Additional scholarships were established in honour of Hon. Ramon Hnatyshyn, Senator Raynell Andreychuk, Dr. Roman and Jerry Humeniuk, the HUME Foundation, Vasyl Loboda, Vasyl Kereliuk, Antin Hlynka, Michael Luchkovych, Senator Paul Yuzyk, Zenovy Knysh, Hon. Hon. Michael Starr, Norman Cafik, John Yaremko and Ostap Wynnyckyj.
Students from Canada and Ukraine have received scholarships to attend universities in Canada and abroad; at the University of Toronto, McMaster University, University of Ottawa, Queen's University, McGill University, University of Western Ontario, University of Saskatchewan, University of Manitoba, Harvard University, Oxford University, University of Chicago, Saint Paul University and Loras College.
Ukrainica holdings at University of Toronto
After the establishment of the Chair in 1980, the Foundation embarked on a program to expand Ukrainian holdings at the John Robarts Library of the University of Toronto.
With the aid of a grant of $47,000 from benefactor Peter Jacyk of Toronto, a complete set of Western Ukrainian Serials held by the Austrian Library in Vienna for the years 1948 to 1980 were microfilmed and delivered to the University of Toronto Library and made it the largest holder of Western Ukrainian serials in North America.
Millennium Ukrainian Collection
A second major acquisition came from the Estate of Paul M. Fekula of New York. Known as the Millennium Ukrainian Collection, in commemoration of the decade-long celebrations marking 1,000 years of Christianity in Ukraine-Rus, these invaluable books were printed in Ukraine between 1614 and the end of the 18th century. Each book bears a name plate designed by Toronto artist Lidia Palij and inscribed with the names of seven of the most prominent donors to the collection. An illustrated catalogue compliments the collection.
In 1984, the Foundation purchased the library of Omelan and Alexandra Tarnavskyj, rich in Ukrainian publications from World War II and in material on the Plast scouting organization.
In 1985, a four year project was completed with the publication of a two-volume, 1,900 page catalogue entitled Ukrainica at the University of Toronto Library.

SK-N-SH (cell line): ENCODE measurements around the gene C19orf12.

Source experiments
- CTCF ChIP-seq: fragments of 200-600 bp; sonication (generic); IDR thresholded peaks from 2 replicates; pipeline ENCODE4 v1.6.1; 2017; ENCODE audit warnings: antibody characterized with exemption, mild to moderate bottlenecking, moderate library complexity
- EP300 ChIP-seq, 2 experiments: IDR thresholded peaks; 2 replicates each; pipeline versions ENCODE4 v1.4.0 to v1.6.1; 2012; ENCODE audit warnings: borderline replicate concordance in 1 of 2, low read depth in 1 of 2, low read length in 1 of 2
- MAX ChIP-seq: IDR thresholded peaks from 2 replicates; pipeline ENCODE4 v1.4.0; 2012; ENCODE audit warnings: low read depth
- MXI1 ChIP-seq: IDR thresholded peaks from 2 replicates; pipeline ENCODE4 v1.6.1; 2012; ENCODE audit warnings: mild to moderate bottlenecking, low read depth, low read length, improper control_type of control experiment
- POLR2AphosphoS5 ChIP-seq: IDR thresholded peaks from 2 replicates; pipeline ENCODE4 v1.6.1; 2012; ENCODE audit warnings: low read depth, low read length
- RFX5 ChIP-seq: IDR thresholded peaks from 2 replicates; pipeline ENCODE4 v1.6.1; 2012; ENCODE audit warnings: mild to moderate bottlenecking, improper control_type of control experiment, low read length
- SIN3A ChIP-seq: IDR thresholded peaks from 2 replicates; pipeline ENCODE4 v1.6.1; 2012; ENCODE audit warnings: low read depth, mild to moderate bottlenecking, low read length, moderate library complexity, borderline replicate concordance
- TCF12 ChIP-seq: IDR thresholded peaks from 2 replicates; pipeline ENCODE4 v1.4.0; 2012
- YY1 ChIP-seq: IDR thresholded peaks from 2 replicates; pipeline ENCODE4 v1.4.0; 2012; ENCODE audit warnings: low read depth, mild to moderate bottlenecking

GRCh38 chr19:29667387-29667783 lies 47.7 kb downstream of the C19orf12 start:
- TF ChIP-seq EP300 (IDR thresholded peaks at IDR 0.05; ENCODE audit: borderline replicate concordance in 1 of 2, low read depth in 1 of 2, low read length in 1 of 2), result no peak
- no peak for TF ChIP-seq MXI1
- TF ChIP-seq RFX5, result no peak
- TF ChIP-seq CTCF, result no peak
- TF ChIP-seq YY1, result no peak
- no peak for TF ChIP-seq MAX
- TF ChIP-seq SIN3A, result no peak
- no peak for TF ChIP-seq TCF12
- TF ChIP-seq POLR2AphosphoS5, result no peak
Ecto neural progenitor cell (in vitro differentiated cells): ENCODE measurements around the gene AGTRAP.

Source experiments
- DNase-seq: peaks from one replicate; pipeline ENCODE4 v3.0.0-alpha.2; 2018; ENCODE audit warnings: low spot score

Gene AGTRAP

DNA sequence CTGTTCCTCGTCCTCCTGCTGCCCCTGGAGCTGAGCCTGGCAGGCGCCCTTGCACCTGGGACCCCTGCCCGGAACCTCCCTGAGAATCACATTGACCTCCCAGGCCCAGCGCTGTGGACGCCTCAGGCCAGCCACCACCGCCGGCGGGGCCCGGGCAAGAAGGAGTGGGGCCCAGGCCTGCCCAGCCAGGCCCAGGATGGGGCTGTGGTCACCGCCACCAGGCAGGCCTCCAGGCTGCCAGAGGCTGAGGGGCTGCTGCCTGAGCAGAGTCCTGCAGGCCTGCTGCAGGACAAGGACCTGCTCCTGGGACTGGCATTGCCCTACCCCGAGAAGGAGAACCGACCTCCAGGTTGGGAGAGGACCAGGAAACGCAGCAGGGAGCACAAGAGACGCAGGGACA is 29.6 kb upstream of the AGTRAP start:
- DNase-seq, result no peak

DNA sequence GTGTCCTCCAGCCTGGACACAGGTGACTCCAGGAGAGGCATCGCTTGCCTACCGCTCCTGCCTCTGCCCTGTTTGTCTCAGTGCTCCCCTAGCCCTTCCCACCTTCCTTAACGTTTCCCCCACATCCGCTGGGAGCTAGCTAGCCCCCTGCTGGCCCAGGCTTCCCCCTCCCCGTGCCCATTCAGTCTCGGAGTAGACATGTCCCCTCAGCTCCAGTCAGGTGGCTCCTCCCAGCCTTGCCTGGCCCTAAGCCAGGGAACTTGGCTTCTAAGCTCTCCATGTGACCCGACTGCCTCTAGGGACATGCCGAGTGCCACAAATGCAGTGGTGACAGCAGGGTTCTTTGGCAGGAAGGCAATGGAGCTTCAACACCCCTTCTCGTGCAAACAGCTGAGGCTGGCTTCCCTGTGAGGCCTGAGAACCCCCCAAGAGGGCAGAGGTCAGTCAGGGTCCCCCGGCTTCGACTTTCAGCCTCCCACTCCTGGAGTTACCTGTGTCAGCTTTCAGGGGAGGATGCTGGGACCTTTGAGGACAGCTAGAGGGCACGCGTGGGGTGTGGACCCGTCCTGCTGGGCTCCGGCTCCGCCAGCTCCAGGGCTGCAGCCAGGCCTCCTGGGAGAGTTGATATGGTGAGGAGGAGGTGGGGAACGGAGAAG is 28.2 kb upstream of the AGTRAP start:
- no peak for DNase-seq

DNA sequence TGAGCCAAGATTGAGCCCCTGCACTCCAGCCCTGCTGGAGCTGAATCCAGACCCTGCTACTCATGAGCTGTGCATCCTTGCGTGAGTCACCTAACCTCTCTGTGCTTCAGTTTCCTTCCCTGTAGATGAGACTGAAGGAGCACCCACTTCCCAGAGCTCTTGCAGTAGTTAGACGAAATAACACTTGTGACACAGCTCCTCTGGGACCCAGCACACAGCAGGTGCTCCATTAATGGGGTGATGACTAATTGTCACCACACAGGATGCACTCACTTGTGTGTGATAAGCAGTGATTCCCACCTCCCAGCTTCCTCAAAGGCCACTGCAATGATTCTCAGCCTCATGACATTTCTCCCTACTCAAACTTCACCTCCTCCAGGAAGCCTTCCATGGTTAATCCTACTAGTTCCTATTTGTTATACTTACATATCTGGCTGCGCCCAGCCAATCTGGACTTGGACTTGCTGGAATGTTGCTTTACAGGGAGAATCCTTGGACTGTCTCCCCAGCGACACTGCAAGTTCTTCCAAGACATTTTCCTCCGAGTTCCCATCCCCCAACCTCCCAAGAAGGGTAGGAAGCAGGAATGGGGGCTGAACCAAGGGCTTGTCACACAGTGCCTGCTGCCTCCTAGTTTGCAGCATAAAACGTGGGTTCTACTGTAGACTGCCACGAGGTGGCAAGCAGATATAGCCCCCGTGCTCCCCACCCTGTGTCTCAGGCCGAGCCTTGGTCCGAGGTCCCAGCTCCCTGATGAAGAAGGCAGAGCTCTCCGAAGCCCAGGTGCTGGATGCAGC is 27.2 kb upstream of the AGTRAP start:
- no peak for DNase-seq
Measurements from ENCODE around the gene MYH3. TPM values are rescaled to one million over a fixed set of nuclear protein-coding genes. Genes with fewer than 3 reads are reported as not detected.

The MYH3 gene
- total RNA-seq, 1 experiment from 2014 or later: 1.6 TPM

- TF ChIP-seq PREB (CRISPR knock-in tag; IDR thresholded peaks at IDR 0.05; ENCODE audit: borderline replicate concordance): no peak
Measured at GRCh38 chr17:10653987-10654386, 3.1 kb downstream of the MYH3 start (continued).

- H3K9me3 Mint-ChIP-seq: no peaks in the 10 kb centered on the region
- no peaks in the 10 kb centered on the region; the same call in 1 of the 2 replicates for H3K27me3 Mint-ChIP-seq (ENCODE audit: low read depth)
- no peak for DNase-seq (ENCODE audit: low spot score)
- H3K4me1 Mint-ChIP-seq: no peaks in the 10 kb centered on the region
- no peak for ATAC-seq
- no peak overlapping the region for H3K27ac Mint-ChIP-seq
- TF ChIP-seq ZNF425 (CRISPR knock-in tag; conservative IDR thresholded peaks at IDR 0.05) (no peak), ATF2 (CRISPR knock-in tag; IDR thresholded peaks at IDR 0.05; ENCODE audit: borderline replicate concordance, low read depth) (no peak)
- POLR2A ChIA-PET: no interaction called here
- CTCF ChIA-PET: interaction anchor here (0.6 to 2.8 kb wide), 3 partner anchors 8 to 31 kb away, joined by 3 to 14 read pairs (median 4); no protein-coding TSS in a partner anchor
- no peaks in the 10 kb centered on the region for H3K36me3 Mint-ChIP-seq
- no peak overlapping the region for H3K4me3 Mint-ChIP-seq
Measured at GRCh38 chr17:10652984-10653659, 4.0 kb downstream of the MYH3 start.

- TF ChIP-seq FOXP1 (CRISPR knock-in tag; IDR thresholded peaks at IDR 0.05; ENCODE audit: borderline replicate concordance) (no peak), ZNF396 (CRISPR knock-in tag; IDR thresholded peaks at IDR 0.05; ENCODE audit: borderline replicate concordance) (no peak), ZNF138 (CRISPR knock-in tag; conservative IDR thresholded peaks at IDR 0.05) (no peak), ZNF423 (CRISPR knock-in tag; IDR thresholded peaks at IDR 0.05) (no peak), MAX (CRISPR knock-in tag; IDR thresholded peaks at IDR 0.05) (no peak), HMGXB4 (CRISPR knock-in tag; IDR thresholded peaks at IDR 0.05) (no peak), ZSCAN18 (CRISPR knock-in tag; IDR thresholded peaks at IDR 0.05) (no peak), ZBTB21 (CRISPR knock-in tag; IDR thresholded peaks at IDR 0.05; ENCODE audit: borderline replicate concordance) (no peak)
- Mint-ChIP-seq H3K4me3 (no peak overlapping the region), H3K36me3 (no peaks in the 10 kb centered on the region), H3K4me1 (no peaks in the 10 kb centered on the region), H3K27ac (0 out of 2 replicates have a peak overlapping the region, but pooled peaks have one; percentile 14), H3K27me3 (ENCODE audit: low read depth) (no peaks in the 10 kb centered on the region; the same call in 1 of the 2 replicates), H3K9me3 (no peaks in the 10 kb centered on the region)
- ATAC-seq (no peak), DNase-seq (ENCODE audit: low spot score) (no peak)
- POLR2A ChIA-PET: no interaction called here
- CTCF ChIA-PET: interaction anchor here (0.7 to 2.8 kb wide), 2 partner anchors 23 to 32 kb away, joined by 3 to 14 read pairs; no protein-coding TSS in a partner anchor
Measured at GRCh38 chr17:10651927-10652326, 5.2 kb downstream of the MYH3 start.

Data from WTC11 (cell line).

Ukraine and its Students
With the proclamation of Ukrainian independence in 1991, the Foundation began to put in place programs aimed at assisting the democratization process underway in Ukraine.
In 1991, on the occasion of the centennial of Ukrainian group immigration to Canada, the Foundation established the Canada-Ukraine Parliamentary Program for university students from Ukraine. The Mazurenko brothers, Ivan, Vasyl, Danylo, contributed the initial endowment of $350,000. University students from Ukraine chosen on the basis of academic achievement, proficiency in English or French and Ukrainian languages apply for scholarships to study at the University of Ottawa and the House of Commons. The program allows the students to study the Canadian parliamentary system of government. It is hoped that this program will contribute to the education of future leaders of Ukraine.
A second project which the Foundation established is the Walter Surma Tarnopolsky Award for the Promotion, Understanding and Observance of the Rule of Law. Mr. Justice Walter Tarnopolsky died in Toronto on September 15th, 1993. To honour the memory of this outstanding human rights supporter, constitutional expert, jurist and teacher, the Award has been created, which allows students from Ukraine to complete a research project at a university in Europe or North America.